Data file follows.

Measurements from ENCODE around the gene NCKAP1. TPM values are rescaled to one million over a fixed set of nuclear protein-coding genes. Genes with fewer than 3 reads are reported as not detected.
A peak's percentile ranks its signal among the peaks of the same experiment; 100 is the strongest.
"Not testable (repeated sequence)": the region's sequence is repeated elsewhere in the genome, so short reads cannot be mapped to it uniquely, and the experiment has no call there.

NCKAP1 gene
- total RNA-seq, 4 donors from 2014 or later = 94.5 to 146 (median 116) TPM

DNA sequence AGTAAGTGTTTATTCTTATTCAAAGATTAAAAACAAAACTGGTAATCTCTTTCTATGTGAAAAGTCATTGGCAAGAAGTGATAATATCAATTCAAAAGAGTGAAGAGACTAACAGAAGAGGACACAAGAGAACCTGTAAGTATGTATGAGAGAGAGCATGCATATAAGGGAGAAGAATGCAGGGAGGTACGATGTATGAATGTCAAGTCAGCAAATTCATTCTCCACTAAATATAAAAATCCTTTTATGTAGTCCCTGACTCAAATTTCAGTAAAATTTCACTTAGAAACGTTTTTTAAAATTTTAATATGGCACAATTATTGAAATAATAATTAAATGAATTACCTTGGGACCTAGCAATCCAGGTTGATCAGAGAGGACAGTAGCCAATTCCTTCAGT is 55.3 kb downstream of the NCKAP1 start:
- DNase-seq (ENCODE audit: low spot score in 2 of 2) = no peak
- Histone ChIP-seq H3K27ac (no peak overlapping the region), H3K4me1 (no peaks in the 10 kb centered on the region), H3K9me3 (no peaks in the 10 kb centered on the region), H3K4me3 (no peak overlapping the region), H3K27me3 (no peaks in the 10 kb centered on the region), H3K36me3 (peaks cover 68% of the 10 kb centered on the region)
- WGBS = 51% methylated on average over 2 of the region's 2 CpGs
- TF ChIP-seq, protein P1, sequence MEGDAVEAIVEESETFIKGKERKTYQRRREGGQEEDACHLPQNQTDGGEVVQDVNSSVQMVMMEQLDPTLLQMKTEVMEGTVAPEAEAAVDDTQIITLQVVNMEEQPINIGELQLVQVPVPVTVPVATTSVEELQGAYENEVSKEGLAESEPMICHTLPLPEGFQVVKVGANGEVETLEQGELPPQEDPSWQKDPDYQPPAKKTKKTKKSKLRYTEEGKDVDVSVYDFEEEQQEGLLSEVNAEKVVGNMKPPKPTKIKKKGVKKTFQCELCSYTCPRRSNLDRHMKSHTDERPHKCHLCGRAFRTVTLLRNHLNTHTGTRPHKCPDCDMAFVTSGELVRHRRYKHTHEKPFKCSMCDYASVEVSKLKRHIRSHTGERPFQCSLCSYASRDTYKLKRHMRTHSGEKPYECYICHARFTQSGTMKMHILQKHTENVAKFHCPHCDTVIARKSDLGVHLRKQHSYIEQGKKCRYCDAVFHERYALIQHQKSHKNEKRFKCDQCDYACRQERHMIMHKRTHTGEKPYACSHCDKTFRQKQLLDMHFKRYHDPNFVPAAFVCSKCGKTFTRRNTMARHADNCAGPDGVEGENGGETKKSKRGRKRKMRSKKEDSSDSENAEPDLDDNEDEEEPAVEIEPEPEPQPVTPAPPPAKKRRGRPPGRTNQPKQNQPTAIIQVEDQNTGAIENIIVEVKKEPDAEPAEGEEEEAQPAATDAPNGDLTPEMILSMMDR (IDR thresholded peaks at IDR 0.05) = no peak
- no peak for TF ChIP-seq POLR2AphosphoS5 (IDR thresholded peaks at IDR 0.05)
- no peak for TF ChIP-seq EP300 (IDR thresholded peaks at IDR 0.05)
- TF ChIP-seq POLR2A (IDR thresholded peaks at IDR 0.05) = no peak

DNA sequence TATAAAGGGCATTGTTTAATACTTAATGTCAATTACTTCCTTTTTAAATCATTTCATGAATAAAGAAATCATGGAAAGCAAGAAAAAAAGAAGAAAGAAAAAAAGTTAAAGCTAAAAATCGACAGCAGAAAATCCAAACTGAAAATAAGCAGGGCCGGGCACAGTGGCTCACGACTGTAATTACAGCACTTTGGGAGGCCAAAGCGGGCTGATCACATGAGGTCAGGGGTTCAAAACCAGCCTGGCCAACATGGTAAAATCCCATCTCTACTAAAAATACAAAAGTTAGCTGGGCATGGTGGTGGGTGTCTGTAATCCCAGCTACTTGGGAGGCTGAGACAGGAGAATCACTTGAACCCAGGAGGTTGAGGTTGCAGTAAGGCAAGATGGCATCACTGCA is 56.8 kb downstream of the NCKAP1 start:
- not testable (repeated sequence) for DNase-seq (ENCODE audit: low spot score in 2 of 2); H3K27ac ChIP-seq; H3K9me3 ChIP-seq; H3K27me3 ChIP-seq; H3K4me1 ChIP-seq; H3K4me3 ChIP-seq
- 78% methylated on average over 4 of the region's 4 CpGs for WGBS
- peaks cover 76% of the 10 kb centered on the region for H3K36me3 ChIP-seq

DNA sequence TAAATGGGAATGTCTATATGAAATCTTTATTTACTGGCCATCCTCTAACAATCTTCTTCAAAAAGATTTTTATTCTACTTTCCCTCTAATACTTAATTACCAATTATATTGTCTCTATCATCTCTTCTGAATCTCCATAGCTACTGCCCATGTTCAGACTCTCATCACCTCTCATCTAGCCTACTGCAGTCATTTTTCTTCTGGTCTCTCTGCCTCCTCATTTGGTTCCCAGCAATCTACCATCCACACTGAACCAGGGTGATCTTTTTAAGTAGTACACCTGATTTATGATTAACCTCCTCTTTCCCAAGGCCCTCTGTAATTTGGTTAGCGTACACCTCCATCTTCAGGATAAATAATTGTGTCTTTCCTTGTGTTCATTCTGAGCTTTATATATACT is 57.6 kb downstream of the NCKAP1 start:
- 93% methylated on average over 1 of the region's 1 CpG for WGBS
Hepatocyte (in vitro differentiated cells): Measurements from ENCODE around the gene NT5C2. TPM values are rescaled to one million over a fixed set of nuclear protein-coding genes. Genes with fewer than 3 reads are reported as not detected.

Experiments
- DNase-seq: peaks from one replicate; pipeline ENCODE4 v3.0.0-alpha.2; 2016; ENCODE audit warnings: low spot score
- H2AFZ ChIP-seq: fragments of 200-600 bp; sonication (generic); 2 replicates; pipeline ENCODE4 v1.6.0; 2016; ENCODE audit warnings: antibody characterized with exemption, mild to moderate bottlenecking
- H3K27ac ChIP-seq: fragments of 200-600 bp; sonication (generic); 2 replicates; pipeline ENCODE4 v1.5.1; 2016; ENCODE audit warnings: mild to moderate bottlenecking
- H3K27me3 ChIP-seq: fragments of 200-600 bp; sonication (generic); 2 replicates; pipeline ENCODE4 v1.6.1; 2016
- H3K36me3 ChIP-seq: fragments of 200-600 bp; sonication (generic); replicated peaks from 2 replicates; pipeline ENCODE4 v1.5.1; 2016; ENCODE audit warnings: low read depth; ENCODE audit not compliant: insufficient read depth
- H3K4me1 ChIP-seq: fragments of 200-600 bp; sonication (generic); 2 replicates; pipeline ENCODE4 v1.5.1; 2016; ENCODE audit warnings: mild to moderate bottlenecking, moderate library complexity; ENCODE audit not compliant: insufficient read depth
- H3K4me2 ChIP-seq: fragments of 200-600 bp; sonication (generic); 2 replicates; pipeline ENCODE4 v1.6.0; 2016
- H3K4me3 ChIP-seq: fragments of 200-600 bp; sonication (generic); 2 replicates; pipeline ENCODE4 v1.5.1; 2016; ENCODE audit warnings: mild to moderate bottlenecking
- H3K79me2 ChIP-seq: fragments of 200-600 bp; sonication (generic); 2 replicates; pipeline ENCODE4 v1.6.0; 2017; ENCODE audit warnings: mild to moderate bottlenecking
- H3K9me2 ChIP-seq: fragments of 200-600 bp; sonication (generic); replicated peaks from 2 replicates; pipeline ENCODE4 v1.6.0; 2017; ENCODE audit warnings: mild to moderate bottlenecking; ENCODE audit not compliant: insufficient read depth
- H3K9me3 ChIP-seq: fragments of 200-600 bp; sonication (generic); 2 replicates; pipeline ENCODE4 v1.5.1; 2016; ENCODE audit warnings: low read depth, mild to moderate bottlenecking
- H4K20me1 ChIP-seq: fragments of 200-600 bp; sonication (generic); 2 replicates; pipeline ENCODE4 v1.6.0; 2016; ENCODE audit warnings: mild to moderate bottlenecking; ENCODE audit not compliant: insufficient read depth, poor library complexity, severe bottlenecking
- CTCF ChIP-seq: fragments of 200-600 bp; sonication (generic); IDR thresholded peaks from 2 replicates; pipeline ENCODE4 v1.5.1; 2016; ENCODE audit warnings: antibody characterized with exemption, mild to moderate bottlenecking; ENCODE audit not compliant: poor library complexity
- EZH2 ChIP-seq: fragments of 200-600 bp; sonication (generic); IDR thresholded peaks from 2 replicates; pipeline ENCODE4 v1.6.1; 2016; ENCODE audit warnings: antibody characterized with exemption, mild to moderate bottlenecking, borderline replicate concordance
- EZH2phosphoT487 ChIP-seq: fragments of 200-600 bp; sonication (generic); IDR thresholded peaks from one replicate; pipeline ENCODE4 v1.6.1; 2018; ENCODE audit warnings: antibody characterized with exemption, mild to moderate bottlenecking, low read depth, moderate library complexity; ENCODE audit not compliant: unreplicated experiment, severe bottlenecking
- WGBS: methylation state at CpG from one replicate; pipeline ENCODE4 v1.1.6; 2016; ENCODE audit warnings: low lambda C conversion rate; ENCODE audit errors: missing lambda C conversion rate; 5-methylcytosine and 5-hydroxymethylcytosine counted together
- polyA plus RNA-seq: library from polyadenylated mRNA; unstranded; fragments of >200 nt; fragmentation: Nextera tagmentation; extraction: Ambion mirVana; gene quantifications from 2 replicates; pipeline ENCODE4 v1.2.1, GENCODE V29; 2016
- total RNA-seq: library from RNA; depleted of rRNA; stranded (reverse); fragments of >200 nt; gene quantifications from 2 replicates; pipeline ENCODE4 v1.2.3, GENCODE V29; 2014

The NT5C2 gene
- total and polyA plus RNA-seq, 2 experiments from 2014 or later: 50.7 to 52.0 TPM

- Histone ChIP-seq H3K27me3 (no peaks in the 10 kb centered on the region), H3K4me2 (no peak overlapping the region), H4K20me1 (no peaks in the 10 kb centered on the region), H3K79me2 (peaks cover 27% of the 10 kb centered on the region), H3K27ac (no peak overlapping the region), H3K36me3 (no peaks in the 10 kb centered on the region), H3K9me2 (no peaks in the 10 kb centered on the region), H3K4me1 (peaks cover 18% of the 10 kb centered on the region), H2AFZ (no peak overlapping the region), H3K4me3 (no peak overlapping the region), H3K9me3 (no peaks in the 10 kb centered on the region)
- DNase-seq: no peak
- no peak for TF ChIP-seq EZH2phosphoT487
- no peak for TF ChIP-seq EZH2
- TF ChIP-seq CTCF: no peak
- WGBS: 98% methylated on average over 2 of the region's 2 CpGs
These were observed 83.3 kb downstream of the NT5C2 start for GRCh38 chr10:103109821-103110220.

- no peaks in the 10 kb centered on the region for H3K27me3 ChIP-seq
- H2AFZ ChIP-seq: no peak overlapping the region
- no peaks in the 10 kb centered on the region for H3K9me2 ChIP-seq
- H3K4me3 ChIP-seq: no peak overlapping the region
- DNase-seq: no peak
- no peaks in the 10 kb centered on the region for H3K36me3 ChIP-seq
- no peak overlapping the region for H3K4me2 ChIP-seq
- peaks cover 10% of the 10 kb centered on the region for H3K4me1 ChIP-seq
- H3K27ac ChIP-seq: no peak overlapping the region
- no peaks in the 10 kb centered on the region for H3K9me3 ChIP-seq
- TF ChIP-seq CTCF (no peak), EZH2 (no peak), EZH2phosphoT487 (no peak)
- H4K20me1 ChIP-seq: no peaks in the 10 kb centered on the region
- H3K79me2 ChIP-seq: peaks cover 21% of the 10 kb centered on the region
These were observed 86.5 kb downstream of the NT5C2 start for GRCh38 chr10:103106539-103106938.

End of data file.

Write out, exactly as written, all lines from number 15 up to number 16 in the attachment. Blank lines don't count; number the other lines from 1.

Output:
- not testable (repeated sequence) for DNase-seq (ENCODE audit: low spot score in 2 of 2); H3K27ac ChIP-seq; H3K9me3 ChIP-seq; H3K27me3 ChIP-seq; H3K4me1 ChIP-seq; H3K4me3 ChIP-seq
- 78% methylated on average over 4 of the region's 4 CpGs for WGBS